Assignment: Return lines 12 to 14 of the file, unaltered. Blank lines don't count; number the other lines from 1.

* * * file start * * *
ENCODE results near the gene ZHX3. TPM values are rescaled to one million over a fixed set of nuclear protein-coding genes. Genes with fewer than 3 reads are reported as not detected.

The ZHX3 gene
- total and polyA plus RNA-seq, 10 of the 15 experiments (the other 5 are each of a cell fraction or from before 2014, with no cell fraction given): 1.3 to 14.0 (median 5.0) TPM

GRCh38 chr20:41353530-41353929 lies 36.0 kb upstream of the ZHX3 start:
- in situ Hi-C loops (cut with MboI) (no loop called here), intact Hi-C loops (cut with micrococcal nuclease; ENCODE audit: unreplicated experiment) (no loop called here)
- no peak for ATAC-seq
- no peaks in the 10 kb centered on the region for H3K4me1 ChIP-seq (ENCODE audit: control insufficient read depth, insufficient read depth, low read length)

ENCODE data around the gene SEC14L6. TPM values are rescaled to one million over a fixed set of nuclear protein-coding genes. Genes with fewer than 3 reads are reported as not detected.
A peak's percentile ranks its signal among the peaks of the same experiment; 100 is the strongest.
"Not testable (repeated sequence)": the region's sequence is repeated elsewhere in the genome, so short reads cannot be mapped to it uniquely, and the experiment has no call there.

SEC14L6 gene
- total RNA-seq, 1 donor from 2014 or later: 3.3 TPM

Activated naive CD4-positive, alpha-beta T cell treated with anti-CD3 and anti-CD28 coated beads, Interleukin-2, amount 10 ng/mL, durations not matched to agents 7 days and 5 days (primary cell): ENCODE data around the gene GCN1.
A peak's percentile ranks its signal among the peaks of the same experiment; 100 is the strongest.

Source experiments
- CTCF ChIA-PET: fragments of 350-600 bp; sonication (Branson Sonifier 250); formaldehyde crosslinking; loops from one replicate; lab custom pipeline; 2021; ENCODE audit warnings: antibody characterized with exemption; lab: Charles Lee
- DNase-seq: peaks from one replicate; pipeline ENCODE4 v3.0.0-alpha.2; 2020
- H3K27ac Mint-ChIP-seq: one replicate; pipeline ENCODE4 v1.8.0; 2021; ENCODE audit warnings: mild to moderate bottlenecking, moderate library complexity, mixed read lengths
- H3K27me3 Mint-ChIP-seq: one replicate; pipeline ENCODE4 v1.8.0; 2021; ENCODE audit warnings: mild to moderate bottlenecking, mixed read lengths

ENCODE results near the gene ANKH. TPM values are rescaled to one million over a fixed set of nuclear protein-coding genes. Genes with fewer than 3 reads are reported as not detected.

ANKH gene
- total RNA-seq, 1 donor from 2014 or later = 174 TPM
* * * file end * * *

- total RNA-seq, 1 donor from 2014 or later: 3.3 TPM

Activated naive CD4-positive, alpha-beta T cell treated with anti-CD3 and anti-CD28 coated beads, Interleukin-2, amount 10 ng/mL, durations not matched to agents 7 days and 5 days (primary cell): ENCODE data around the gene GCN1.
A peak's percentile ranks its signal among the peaks of the same experiment; 100 is the strongest.